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Byte of the Apple

Will the iPhone Grab the Lead in Games?

Last week, I got a visit from the CEO of a company that makes games for the iPhone. It was a revelation.

Shervin Pishevar, CEO of Social Gaming Network, showed me a few of the company's titles, including the spy game Agency Wars, a Mafia title, and virtual-pet software called iFluff Friends. Then he showed me an as-yet-untitled game in development. This one puts the iPhone user in the cockpit of a fighter jet. You control the plane and shoot down bad guys by tilting your phone, using the accelerometers inside Apple's (AAPL) handset. Here's the kicker: The enemy planes might be piloted by another iPhone gamer.

The bad-guy planes could be controlled by other users somewhere else in the world playing against you from their iPhones. Not only will you be able to play against your friends, you'll be able to team up with buddies, form your own fighter squadron, and stage dogfights. Imagine sitting in a meeting one afternoon and getting a text message from your squadron mates that you're needed in battle.

Around the same time, I talked to Trip Hawkins, founder of Electronic Arts (ERTS) and current CEO of Digital Chocolate, a mobile-gaming company that has chalked up some 20 million downloads of iPhone games via Apple's iTunes App Store. Hawkins described some concepts his company has in development that would let game characters and virtual goods follow players across several games.

After years of neglecting the Mac as a platform for games, Apple's phone, not its computers, offers the most gaming promise. The iPhone's tech-savvy base of 21 million users is an ideal audience for a new breed of compelling games that should make the device even more compelling. Between the iPhone and the iPod Touch, which can also run the same games, Apple could soon have the best-selling handheld platform on the market.

Developers are whipping up some inventive ideas for new iPhone games. Hawkins asked me to imagine playing Batman as a character in a superhero game, then having him follow when I switch to a baseball game, where the Caped Crusader becomes an incredibly skilled second baseman. In a fantasy-adventure game, Batman becomes a monster-killing warrior who is deft with a battle ax. The same thing could happen with items featured in games. A magic wand in one game might become a sword or a laser gun in the next, Hawkins says.

Eagerly Awaiting New Apple Software

If those scenarios come to fruition, sophisticated gamers might see their diversions less as one-time purchases and more like a hobby or long-term project they nurture over time. A $10 download of one game could lead to a lot more 99¢ purchases to enhance the experience. That kind of in-game purchasing is a new feature coming in the iPhone 3.0 operating system software due later this year.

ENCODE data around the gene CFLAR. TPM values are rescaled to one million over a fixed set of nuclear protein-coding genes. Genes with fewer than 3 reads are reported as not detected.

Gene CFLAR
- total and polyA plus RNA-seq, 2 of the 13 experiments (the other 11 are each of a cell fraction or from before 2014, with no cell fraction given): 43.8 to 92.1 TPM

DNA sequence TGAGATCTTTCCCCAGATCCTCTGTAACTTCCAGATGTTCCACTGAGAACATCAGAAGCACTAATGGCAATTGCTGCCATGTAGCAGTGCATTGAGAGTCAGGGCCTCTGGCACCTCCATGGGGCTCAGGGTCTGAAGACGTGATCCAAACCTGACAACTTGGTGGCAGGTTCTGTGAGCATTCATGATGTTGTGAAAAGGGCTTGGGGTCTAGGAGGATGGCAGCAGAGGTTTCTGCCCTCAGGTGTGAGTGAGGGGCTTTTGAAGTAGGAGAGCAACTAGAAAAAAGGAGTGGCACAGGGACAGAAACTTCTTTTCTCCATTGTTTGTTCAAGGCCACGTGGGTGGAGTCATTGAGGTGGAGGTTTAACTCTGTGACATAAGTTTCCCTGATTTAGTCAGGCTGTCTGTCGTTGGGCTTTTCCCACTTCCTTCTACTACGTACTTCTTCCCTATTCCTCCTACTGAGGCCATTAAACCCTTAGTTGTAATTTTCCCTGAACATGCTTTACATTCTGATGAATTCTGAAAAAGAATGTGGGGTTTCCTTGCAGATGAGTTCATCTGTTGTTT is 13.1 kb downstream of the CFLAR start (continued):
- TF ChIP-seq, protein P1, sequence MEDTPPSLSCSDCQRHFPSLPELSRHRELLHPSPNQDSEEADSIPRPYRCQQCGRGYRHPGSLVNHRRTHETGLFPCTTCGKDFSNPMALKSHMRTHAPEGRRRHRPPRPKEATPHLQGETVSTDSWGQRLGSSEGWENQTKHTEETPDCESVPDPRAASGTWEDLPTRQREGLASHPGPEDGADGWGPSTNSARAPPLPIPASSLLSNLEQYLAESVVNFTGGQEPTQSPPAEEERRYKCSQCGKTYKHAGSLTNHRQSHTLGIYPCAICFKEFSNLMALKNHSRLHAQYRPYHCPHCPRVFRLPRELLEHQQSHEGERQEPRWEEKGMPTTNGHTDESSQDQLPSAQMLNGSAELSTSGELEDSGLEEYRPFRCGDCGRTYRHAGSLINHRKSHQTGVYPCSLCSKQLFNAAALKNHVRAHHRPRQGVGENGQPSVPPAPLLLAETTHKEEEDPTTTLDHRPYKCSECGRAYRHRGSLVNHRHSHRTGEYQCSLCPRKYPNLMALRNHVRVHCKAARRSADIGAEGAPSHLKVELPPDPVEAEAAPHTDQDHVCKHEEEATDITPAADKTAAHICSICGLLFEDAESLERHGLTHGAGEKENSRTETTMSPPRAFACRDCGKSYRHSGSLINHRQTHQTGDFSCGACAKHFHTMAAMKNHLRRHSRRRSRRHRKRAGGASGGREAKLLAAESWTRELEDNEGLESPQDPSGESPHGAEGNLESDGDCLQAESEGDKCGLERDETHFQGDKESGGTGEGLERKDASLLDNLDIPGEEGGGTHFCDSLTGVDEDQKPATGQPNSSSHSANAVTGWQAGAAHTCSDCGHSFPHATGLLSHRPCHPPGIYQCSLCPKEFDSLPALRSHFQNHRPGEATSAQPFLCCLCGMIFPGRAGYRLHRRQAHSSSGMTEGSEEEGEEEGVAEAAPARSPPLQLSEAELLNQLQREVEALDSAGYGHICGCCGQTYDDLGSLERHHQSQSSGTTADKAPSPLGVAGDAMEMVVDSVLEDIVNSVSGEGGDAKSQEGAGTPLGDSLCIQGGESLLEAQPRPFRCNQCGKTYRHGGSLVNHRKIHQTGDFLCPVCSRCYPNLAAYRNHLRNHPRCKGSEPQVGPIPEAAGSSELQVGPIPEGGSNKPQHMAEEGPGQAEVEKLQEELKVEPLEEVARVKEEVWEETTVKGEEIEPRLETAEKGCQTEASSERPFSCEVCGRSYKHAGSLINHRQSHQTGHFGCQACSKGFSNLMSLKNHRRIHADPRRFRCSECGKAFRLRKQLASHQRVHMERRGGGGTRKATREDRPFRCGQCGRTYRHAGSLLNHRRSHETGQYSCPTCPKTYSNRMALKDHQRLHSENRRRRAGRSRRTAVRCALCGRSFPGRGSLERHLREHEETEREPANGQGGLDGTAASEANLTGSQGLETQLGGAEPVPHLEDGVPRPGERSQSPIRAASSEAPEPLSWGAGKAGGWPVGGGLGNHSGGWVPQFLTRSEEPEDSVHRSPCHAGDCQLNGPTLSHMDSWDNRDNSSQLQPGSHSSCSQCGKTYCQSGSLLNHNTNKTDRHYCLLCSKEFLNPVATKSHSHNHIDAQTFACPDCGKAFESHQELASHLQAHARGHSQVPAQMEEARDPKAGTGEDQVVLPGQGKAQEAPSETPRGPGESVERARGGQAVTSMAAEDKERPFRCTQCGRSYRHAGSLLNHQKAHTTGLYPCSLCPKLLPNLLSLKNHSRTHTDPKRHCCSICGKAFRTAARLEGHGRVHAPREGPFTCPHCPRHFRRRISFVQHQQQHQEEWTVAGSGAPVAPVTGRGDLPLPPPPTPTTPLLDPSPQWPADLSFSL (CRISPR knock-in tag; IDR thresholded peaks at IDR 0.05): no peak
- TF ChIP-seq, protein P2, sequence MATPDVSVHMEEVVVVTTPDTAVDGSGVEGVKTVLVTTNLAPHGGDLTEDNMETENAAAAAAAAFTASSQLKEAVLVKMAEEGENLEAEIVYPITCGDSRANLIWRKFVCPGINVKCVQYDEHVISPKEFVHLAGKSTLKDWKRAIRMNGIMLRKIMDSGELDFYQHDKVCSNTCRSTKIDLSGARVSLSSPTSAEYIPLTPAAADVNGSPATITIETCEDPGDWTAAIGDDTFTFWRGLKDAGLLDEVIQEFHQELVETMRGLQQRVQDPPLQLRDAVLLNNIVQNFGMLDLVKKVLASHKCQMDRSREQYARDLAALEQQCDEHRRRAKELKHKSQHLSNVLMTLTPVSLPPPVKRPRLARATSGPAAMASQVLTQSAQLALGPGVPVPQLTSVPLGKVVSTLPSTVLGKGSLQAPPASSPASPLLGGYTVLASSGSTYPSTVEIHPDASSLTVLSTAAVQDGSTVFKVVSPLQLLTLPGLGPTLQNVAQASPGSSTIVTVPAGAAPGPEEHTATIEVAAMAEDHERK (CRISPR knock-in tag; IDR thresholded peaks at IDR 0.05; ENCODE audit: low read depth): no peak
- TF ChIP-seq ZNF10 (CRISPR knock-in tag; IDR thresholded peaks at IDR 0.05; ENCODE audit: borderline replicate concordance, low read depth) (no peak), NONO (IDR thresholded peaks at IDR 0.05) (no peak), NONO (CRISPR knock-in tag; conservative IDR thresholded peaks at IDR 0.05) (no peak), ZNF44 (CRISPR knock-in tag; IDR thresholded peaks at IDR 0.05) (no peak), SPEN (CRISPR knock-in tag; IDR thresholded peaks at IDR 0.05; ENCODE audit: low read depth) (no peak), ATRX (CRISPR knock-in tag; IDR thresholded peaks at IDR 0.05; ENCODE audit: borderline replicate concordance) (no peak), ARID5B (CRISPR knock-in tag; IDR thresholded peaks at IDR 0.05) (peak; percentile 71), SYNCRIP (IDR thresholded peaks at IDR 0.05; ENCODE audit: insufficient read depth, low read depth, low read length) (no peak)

Gaming is growing into an incredibly powerful force on the iPhone and iPod Touch, and by all accounts it will only become more important and more social with iPhone 3.0, which supports phone-to-phone connections for playing games over the Internet, or at close range via Apple's Bonjour networking technology. Another upcoming feature: in-game voice communications. From the imaginary fighter jet, you'll be able to trash-talk your adversary.

Since the June 2007 release of the first iPhone, Apple has sold more than 21 million units and change, plus 16 million or so iPod Touches, for a total of 37 million and change as of the quarter ended Mar. 28.

A solid summer of iPhone sales, spurred by the release of a new generation of the device and the replacement of many first-generation iPhones, could push iPhone sales north of 35 million units. That's the number of DS handheld game machines that market leader Nintendo (NTDOY) will sell in 2009, according to estimates. Add a likely 10 million iPod Touch units sold this year, and you could have an Apple handheld platform that outsells the DS.

Boost your Apple device forecasts a bit, and the industry could end up with a scenario in which Apple sells a combined 52 million units in 2009. That would be about equal to market researcher iSuppli's estimated sales for both the Nintendo DS and Sony's (SNE) PlayStation Portable (expected to sell about 16 million units).

Might Apple have the best-selling handheld game machine in the world by the end of this year? If it does, it could be partly thanks to fresh thinking about how to exploit Apple's large installed base of users and its low-priced App Store. Finally, Apple's got its game on.

Hesseldahl is a reporter for

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